• ...cont. The image of the data that I want to associate is at the link showing the differenced blue line and the original 'always' nonstationary red line imageshack.us/photo/my-images/801/redvsdifferencd.jpg. What I would like to be able to say (show) statistically is that the red line is associated with the drastic moves in the blue line from Sep 05. With that as my objective is your advice to follow your suggestion regarding R? Thanks. – paul Jul 31 '11 at 23:28
• @paul What is the source of this data? One idea would be a regression with 2 terms, time and the red line vs your original blue line. Another idea would be to build an ARMAX model in R, which is probably the best choice. – Zach Aug 1 '11 at 1:25
• @paul I don't think statistics will help you much in that case. Maybe you'll manage to show that there was a correlation between the two lines. But it will never show you the causality between the two. red line high impacted only once the blue line in the history you consider. This is definitely not enough and will hence give you anyway non significant results. – RockScience Aug 1 '11 at 5:55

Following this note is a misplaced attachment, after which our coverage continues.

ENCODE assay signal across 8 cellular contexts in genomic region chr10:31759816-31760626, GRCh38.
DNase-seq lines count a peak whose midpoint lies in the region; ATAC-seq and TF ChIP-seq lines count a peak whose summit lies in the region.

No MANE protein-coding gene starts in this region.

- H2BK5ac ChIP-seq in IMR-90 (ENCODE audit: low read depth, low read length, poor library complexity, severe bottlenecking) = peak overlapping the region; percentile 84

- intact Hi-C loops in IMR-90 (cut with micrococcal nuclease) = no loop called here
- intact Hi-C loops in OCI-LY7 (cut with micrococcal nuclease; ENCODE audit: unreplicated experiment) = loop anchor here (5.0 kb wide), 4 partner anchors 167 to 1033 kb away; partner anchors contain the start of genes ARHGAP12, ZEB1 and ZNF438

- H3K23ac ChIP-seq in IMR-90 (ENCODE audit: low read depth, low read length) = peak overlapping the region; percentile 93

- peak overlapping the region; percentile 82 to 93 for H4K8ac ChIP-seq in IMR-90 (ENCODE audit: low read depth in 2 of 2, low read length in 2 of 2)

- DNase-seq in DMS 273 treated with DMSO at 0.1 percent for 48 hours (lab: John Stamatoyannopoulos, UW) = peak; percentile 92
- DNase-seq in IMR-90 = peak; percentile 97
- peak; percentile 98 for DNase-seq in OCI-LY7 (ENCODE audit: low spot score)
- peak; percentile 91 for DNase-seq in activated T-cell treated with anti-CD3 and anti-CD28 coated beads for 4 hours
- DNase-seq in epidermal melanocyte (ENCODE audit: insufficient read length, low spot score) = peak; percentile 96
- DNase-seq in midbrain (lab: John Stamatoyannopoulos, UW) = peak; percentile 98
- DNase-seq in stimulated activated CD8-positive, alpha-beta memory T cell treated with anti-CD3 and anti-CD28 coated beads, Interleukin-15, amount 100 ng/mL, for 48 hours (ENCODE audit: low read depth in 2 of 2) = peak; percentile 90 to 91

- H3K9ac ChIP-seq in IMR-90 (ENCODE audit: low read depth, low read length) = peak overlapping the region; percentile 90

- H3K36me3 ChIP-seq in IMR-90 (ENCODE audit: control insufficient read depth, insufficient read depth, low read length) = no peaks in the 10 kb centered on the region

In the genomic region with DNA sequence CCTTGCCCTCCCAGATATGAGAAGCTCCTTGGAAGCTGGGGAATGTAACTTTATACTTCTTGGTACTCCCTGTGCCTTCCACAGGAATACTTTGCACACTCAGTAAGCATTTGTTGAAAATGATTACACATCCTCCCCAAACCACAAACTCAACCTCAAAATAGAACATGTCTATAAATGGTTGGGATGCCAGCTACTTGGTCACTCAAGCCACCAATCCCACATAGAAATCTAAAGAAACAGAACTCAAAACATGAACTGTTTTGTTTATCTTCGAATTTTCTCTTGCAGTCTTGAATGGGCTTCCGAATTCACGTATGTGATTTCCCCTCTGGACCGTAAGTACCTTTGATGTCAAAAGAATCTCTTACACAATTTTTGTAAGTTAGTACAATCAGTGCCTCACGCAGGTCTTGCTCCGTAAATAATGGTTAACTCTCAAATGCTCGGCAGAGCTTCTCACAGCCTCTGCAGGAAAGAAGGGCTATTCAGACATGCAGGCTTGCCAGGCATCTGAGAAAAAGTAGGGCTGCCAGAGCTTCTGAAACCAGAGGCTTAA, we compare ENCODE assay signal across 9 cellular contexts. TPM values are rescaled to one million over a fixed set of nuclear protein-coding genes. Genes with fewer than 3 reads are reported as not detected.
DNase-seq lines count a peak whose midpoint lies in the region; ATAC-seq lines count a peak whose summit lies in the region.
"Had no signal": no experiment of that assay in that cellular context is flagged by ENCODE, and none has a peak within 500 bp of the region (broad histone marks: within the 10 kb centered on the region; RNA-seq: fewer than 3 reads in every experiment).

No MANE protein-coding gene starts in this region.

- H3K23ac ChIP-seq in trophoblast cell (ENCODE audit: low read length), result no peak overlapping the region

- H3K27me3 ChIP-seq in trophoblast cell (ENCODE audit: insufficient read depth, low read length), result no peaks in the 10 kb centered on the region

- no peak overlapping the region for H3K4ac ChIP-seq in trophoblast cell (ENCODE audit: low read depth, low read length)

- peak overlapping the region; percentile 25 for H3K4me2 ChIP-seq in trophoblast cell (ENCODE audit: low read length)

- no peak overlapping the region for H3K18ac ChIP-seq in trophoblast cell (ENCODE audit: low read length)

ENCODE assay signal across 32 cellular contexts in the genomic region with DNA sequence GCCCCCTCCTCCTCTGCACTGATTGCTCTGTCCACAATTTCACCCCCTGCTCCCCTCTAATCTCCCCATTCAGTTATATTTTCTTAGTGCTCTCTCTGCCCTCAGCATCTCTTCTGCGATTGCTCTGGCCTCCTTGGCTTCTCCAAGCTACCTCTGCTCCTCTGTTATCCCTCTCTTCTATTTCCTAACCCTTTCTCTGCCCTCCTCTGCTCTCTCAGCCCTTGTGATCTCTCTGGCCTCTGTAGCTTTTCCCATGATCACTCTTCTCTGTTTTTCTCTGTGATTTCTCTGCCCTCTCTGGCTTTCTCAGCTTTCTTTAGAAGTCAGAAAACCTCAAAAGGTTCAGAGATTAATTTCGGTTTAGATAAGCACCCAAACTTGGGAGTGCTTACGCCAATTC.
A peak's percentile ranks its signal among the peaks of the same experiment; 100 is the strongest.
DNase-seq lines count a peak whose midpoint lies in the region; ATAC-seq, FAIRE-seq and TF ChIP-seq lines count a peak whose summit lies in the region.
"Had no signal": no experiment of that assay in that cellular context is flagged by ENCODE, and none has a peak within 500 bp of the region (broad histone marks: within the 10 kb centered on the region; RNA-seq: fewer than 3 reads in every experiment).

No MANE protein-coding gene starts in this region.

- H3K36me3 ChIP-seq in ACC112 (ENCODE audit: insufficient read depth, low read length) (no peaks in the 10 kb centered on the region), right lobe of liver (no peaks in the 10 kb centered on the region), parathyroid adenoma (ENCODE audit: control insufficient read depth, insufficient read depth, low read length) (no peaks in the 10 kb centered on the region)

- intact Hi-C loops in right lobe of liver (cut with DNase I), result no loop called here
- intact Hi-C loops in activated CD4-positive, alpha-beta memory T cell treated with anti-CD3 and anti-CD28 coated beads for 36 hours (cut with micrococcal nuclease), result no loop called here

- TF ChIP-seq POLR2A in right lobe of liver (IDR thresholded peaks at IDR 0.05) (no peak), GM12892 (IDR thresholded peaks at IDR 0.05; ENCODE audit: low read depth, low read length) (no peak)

• @RockScience. Maybe I'm looking at this the wrong way. There was an event (the red line) which affected the blue line in a big way. After a while the event faded and the blue line reverted to somethine similar to its original path. This must happen all the time (a stock market crash on bankruptcies, a nurses strike on patient deaths, for example). What do statisticians do if they want to show that the event affected the blue line? Or is it an impossible task? – paul Aug 1 '11 at 6:10

Detrending can be done by applying a low pass filter that calculates the trend. The remaining part is your detrended data. Two examples of low pass filters here:

• apply a Hodrick-Prescott filter. I would advise to use R and the package mfilter for instance, but apparentyl you can do it in excel through a free plugin (never tried)